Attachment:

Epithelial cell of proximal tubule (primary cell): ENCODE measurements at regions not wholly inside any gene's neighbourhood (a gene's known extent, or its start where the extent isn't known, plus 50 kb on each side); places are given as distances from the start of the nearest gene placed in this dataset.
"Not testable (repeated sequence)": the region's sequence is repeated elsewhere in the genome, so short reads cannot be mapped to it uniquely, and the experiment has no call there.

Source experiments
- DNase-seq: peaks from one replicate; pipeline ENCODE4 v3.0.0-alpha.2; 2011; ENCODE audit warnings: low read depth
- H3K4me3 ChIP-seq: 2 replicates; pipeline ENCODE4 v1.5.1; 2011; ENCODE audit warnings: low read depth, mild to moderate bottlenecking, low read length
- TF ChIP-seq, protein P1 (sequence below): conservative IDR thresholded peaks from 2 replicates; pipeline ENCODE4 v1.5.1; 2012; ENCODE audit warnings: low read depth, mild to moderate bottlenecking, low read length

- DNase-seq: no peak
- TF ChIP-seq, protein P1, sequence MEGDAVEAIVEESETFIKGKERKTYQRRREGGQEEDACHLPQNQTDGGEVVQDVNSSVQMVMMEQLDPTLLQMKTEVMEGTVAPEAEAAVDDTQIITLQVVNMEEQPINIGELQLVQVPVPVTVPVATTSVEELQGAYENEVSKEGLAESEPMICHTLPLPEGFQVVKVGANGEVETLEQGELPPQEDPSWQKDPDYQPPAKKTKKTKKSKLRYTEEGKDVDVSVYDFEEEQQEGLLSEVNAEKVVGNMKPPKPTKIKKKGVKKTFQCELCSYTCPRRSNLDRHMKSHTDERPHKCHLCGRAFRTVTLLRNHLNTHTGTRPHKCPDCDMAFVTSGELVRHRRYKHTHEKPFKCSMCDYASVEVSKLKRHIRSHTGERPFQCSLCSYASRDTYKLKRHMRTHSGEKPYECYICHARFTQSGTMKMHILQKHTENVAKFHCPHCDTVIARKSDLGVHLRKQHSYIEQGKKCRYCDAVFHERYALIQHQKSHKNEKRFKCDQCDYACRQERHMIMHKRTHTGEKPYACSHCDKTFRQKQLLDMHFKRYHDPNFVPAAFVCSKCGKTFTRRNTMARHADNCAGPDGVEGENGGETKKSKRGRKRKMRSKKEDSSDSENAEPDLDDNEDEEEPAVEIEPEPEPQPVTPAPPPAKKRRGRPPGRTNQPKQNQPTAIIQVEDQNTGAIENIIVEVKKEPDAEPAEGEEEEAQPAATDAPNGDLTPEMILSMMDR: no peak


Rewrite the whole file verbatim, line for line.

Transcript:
Epithelial cell of proximal tubule (primary cell): ENCODE measurements at regions not wholly inside any gene's neighbourhood (a gene's known extent, or its start where the extent isn't known, plus 50 kb on each side); places are given as distances from the start of the nearest gene placed in this dataset.
"Not testable (repeated sequence)": the region's sequence is repeated elsewhere in the genome, so short reads cannot be mapped to it uniquely, and the experiment has no call there.

Source experiments
- DNase-seq: peaks from one replicate; pipeline ENCODE4 v3.0.0-alpha.2; 2011; ENCODE audit warnings: low read depth
- H3K4me3 ChIP-seq: 2 replicates; pipeline ENCODE4 v1.5.1; 2011; ENCODE audit warnings: low read depth, mild to moderate bottlenecking, low read length
- TF ChIP-seq, protein P1 (sequence below): conservative IDR thresholded peaks from 2 replicates; pipeline ENCODE4 v1.5.1; 2012; ENCODE audit warnings: low read depth, mild to moderate bottlenecking, low read length

- DNase-seq: no peak
- TF ChIP-seq, protein P1, sequence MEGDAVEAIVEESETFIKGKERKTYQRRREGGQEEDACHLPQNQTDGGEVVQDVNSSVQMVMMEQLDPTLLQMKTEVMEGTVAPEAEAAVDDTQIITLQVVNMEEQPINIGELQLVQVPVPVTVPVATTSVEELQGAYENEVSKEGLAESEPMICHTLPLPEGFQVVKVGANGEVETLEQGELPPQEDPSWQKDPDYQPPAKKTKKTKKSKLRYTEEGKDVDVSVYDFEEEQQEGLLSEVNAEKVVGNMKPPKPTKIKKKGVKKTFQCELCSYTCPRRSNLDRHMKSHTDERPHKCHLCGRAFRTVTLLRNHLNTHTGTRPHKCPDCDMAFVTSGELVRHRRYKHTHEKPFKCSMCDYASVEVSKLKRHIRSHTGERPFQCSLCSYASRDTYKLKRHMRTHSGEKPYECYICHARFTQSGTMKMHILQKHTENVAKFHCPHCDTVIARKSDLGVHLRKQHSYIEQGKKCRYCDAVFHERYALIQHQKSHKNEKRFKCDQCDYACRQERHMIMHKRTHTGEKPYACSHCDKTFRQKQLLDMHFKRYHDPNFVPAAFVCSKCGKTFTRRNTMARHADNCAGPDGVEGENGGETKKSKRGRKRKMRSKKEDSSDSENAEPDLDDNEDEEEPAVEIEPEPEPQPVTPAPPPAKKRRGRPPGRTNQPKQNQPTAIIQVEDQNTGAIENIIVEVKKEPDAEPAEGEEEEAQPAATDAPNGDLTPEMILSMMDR: no peak